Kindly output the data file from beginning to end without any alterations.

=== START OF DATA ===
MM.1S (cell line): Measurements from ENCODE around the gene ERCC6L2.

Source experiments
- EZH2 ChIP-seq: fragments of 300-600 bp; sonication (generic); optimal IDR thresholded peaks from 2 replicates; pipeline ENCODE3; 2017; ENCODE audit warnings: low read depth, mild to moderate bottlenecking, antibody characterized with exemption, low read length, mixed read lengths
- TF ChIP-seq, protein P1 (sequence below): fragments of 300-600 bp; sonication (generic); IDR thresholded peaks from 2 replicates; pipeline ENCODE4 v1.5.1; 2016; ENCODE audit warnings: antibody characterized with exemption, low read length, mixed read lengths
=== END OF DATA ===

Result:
MM.1S (cell line): Measurements from ENCODE around the gene ERCC6L2.

Source experiments
- EZH2 ChIP-seq: fragments of 300-600 bp; sonication (generic); optimal IDR thresholded peaks from 2 replicates; pipeline ENCODE3; 2017; ENCODE audit warnings: low read depth, mild to moderate bottlenecking, antibody characterized with exemption, low read length, mixed read lengths
- TF ChIP-seq, protein P1 (sequence below): fragments of 300-600 bp; sonication (generic); IDR thresholded peaks from 2 replicates; pipeline ENCODE4 v1.5.1; 2016; ENCODE audit warnings: antibody characterized with exemption, low read length, mixed read lengths